1. Interconnecting means for fluid systems comprising a base member having a fluid conveying channel formed in one surface thereof, a cover plate secured to said base member and having a first surface contacting said one surface of said base member, said channel extending to a periphery of said base member, said first surface of said cover plate being flat and planar at least in the region of said channel adjacent said periphery of said base member, a length of hollow tubing conforming to the shape of the region defined by said channel and said cover plate, the length of said channel adjacent said periphery having walls which taper outwardly from a region having smaller dimensions than said tubing to a region at said periphery which has dimensions at least as large as said tubing.

2. The combination according to claim 1 wherein the cross-sectional geometry of said length of said channel is such as to provide a curved bottom and straight sidewalls terminating in said flat surface of said cover plate.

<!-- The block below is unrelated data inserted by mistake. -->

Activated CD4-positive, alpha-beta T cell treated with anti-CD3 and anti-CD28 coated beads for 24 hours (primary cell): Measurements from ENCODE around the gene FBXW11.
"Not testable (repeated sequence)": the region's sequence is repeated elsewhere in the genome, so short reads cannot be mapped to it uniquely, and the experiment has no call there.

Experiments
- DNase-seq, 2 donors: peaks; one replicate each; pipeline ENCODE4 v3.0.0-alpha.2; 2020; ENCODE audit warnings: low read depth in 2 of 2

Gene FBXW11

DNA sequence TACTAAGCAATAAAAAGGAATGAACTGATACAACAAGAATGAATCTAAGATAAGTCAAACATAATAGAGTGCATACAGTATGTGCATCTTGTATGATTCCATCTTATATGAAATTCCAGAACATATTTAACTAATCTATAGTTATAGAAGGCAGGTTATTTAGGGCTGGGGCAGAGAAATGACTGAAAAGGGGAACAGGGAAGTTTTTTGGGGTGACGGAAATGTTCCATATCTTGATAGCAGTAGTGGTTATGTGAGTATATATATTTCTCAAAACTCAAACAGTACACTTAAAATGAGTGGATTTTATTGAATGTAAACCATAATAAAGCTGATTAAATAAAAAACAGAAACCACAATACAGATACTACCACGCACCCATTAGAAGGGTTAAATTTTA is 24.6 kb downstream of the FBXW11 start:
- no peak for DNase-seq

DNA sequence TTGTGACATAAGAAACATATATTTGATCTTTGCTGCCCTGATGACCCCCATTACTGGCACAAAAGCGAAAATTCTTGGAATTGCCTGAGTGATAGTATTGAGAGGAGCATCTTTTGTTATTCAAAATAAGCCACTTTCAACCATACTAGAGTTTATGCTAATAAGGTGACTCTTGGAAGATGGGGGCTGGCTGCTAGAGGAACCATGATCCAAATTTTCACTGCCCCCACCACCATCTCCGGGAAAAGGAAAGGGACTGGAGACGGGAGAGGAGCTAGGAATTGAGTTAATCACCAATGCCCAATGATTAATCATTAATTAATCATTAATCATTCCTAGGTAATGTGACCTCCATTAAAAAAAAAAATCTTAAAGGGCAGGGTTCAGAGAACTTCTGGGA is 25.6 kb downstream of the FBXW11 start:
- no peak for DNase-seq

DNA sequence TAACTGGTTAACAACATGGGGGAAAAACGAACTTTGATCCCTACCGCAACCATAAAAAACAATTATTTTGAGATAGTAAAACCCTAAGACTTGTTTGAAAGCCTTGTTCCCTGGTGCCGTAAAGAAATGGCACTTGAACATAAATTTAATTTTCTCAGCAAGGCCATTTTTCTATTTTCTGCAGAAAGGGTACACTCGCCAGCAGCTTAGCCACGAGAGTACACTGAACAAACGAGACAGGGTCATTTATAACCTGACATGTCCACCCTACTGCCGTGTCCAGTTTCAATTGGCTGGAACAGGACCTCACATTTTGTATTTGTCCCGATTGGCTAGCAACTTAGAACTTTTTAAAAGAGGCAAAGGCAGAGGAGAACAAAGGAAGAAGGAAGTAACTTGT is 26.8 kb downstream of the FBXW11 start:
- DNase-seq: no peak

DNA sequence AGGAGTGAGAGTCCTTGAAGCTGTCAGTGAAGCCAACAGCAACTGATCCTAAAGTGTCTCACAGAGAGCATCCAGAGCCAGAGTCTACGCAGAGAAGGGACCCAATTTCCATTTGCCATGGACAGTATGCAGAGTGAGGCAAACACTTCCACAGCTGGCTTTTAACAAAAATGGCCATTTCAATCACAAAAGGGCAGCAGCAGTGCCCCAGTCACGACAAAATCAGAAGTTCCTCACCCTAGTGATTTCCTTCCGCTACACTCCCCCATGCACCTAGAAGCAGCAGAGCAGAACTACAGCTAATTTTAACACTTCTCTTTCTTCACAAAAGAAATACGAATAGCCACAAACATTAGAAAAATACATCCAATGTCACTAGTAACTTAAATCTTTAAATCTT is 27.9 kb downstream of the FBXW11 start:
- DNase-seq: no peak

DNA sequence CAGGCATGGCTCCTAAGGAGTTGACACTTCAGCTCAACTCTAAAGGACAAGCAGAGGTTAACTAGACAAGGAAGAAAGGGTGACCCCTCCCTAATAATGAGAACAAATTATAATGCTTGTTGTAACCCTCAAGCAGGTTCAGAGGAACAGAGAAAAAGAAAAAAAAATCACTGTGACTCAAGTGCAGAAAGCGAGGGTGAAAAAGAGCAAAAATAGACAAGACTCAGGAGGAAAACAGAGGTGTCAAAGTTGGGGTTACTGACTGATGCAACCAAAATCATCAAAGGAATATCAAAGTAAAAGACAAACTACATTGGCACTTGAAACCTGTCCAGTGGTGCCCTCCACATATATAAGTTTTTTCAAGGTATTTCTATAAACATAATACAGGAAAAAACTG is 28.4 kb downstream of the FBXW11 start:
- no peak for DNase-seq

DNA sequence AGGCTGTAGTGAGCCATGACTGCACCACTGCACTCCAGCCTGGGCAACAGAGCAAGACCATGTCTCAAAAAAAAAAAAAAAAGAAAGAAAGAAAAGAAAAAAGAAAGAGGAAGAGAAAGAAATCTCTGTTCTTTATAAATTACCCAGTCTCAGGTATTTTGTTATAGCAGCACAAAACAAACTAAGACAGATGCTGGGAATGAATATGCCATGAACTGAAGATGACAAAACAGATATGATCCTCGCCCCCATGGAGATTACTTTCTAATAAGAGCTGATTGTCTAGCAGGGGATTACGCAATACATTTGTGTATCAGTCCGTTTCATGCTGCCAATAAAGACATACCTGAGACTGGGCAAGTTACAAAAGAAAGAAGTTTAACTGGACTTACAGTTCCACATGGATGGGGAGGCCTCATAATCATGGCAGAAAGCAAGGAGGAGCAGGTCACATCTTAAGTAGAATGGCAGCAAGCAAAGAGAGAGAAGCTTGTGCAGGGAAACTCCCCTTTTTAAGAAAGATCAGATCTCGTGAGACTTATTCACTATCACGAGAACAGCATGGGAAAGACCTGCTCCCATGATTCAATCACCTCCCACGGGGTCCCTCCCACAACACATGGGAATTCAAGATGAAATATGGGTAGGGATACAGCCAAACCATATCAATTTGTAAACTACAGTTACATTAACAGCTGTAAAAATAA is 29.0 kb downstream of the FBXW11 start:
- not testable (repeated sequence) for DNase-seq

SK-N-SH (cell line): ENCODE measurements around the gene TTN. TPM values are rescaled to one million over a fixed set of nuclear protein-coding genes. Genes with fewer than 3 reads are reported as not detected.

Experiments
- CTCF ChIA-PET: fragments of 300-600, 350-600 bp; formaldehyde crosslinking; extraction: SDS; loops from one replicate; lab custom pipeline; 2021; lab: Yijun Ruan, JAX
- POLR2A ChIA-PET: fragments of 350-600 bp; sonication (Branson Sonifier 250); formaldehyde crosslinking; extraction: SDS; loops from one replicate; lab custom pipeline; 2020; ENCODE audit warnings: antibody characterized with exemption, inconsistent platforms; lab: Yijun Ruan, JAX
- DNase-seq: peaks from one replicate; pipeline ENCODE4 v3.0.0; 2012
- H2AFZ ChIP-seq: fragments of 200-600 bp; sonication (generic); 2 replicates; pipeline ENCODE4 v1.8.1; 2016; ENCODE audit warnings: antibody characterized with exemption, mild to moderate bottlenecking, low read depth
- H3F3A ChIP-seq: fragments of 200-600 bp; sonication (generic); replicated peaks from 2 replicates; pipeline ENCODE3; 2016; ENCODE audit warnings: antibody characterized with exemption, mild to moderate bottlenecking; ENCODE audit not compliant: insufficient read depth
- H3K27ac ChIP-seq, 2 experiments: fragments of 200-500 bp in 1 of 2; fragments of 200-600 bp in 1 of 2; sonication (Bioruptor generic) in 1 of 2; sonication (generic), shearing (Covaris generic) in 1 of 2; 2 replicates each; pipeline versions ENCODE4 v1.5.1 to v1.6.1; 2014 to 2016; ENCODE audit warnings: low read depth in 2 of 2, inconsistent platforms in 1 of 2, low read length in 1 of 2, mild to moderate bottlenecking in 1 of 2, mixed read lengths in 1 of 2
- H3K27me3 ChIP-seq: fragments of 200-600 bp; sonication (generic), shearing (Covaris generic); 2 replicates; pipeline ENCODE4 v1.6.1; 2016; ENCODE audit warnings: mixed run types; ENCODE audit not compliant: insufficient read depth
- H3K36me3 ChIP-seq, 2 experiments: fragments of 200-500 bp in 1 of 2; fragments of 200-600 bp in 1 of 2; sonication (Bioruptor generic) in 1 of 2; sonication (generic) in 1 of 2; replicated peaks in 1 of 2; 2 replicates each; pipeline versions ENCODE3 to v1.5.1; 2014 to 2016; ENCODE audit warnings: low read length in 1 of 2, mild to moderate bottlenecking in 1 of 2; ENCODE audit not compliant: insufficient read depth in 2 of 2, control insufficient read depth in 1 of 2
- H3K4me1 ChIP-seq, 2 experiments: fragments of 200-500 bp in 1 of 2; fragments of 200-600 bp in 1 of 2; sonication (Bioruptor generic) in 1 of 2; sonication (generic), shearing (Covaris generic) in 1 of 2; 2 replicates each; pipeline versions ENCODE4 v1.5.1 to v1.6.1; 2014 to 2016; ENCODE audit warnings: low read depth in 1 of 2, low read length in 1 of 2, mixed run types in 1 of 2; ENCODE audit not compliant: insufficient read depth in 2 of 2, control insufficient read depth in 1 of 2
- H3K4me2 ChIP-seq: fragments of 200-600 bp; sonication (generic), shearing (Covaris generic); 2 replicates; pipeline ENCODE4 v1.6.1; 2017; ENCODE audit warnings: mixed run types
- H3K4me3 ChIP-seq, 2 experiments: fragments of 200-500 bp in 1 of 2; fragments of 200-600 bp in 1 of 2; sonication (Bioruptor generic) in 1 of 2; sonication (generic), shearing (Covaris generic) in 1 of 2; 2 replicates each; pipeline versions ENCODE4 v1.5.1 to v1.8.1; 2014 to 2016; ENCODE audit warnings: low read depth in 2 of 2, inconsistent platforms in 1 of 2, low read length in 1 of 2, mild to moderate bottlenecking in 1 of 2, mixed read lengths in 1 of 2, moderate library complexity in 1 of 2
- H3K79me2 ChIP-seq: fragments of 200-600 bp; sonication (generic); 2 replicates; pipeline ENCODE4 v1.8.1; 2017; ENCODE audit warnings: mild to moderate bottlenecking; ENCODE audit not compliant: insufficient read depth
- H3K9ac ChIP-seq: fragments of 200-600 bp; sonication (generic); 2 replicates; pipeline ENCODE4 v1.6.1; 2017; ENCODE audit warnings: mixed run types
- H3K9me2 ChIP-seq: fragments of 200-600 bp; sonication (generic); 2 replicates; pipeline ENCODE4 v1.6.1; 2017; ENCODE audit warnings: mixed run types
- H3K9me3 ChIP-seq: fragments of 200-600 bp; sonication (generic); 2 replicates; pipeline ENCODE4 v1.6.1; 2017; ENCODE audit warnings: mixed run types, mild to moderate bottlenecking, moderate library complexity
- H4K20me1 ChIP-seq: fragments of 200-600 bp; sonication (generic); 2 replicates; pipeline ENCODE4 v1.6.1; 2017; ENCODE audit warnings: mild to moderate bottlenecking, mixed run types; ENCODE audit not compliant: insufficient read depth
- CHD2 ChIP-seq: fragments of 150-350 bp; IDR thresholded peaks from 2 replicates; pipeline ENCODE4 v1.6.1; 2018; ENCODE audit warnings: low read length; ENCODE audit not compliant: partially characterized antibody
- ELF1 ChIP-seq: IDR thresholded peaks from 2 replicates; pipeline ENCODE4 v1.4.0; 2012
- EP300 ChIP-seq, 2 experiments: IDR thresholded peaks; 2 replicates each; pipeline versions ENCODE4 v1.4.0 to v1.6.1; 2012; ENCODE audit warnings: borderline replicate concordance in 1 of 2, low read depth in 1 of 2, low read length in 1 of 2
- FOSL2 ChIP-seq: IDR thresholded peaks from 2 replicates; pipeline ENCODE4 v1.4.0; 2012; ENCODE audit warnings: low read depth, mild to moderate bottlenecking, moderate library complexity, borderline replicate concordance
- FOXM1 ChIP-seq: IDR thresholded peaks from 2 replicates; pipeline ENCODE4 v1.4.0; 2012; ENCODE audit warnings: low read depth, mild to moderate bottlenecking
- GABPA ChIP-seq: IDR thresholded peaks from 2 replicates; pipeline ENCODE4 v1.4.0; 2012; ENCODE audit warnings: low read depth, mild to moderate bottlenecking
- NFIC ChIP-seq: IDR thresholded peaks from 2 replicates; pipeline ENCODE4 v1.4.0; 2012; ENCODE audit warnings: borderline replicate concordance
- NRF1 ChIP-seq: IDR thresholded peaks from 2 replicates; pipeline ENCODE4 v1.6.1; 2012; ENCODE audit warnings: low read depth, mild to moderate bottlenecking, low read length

3. The combination according to claim 1 wherein the cross-sectional geometry of said length of said channel is rectangular.

4. The combination according to claim 1 wherein said length of said channel has a serrated bottom wall.

5. The combination according to claim 1 wherein said channel includes impedance matching means disposed between said length of said channel and the remainder of said channel.

6. The combination according to claim 1 wherein said length of hollow tubing comprises an end portion of a longer length of hollow tubing.

No references cited.

M. CARY NELSON, Primary Examiner.

W. R. CLINE, Assistant Examiner.

Non-Patent Citations
1 *None